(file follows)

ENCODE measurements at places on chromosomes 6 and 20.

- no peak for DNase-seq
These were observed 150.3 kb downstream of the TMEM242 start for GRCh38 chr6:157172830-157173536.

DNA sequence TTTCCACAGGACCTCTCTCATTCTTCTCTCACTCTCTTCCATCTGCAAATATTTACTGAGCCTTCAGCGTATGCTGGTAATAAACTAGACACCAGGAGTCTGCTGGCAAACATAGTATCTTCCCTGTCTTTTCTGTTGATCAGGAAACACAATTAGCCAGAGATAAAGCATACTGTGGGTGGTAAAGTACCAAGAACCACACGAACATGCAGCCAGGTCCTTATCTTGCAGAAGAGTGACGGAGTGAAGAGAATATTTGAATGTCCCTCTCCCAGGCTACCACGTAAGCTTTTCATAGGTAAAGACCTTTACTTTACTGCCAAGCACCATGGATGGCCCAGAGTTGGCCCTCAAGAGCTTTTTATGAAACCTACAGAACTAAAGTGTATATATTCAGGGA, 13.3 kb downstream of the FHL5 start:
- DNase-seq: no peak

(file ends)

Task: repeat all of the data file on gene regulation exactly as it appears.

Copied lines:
ENCODE measurements at places on chromosomes 6 and 20.

- no peak for DNase-seq
These were observed 150.3 kb downstream of the TMEM242 start for GRCh38 chr6:157172830-157173536.

DNA sequence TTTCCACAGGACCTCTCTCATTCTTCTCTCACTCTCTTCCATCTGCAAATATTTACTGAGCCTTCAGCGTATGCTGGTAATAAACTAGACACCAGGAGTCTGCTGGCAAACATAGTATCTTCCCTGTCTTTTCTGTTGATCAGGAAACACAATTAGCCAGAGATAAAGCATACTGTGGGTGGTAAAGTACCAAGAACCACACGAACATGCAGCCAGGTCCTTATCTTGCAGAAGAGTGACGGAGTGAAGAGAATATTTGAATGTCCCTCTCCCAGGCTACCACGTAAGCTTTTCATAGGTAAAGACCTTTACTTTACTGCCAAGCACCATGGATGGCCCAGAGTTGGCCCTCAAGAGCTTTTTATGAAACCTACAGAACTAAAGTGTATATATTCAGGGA, 13.3 kb downstream of the FHL5 start:
- DNase-seq: no peak